As the debate continues to rage over the viability of a single IP network vs. a combined IP/Fibre Channel network, server network technology company Giganet yesterday announced the industry's first VI (virtual interface) intended to double IP traffic over Ethernet networks.
A hardware solution in the form of a standard Ethernet networking card, the Giganet VI makes it possible for applications to bypass the operating system and send data directly to other devices located in the same data center, such as NAS (network attached storage), according to Gareth Taube, vice president of marketing at Giganet, based in Concord, Mass.
In the same manner that a DSL runs dual transmissions over the same wire, the Giganet VI solution connects node-for-node to a company's existing Ethernet, differentiating VI messages from the IP messages. The operation is embedded in a standard TCP/IP-based frame and runs over the same wire and through the same switches.
The result, according to Giganet, is a leveraging of existing network infrastructure investments, and a doubling in application throughput while using one-fifth of the computing resources required had the data been sent via the operating system.
"You involve the operating system during the setup time, but once you have it set up, you are free to move data from machine to machine without involving the operating system," explained Dave Wells, the director of new market development at Giganet.
"When you set up a connection between computers using VI, you give the application the ability to write directly to the networking hardware without involving the operating system. You call a routine that says I want to send this data, and the networking hardware does the job of moving the data rather than the operating system," Wells said.
Steve Duplessie, a senior analyst at the Milford, Mass.-based Enterprise Storage Group, thinks the timing of the Giganet announcement against the current industry backdrop positions the VI technology for rapid adoption.
"I think it's a giant leap," Duplessie said. "The benchmarks that Giganet can show offer data transfer rates at near wired speed -- as fast as the wire is rated -- while only consuming 10 percent of the CPU cycles to do it."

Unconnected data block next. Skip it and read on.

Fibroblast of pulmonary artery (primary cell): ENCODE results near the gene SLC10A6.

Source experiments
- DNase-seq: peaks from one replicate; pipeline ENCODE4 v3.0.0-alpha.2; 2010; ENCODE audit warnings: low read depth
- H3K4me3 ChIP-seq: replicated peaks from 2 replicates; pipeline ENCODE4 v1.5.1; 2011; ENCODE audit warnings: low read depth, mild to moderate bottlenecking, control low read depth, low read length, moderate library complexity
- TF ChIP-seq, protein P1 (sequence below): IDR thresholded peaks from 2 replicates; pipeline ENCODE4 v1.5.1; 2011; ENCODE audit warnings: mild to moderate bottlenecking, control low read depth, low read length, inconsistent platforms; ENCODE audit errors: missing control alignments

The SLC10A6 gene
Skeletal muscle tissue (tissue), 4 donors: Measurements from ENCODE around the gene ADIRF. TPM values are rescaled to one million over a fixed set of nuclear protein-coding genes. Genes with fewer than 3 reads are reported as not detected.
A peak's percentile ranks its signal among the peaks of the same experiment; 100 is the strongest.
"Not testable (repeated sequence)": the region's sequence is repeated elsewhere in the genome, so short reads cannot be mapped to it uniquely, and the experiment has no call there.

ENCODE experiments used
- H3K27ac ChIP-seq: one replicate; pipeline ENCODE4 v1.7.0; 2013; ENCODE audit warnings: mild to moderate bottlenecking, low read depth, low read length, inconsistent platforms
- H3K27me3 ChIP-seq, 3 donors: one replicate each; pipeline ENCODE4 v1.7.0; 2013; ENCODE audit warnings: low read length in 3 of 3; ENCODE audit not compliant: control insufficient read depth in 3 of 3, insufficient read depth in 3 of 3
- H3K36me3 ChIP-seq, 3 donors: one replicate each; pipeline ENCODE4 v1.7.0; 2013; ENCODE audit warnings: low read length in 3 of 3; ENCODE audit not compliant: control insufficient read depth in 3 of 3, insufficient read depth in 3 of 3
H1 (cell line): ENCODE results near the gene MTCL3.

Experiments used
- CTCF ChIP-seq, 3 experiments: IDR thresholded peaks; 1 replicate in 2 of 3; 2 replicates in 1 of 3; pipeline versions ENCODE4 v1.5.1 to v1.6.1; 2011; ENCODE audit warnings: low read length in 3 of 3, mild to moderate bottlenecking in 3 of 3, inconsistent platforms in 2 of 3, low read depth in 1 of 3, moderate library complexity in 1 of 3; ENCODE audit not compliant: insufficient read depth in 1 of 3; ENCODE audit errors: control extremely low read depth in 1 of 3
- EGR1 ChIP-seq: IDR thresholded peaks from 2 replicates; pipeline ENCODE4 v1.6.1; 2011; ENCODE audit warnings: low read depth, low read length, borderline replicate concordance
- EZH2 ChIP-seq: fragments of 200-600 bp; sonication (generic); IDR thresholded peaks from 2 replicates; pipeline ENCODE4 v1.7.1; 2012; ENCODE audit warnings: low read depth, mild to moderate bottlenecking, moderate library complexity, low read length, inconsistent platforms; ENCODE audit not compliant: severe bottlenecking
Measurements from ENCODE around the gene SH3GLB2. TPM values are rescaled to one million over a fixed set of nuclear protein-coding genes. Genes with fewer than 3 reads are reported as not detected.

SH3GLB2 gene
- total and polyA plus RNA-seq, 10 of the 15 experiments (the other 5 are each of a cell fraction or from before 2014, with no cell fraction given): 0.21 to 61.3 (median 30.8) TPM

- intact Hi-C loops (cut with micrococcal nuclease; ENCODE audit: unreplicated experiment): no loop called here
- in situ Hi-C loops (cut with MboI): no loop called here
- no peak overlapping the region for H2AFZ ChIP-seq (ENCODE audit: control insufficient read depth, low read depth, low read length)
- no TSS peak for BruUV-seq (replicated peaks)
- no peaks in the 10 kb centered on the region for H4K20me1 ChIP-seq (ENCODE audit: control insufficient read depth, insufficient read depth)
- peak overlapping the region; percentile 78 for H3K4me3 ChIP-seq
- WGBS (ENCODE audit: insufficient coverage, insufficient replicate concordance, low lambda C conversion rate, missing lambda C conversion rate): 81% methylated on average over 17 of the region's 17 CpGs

"What it implies is if the adoption of VI occurs, companies will be able to use their existing IP infrastructure, including everything from the switches to the hubs, all the things they are already familiar with, and be able to build extremely high performance data networks," Duplessie said. "Quite frankly, the news blew my mind."
Duplessie stressed that Monday's Giganet VI announcement is "only the first step" as not all applications are VI-ready.
"But the reason VI will be adopted by all the application writers is that once you write an application in VI, it's portable to almost any platform, and all the real databases are already VI-enabled," Duplessie said, who listed Oracle, IBM's DB2, and Microsoft's SQL Server as just a few of the VI-readied data base environments.
"And the big killer applications like the SAPs and PeopleSofts of the world each have VI initiatives already going, and this means there is a viable alternative to Fibre Channel," said Duplessie.
Giganet's Taube agrees that Monday's announcement could spell the beginning of the end for mixed IP/Fibre Channel networks, relieving network administrators of the hassles of managing two networks.
"Yes, we think that data centre components will be connected by a single IP network and this is the first step in that kind of technology," said Taube.
Fibre Channel networks carry what's called "block data" from servers to storage devices within relatively close proximity of one another. IP networks carry Internet messaging traffic in the form of "packet data" into and across the network. If deployed properly, an all-IP network would provide users with the ability to store and access data from all over the world, allowing systems such as SANs (storage area networks) to extend well beyond the current 100-Kilometer capabilities of Fibre Channel architectures.
Many large hardware vendors have begun selling VI network components, according to Taube. Round Rock, Texas-based Dell Computer, as well as Japanese computer manufacturer CTC each re-sell Giganet VI technology.
The Giganet VI Ethernet networking cards will ship with a price tag similar to that of a standard Ethernet card, but will not be available until the first quarter of 2001, according to Taube.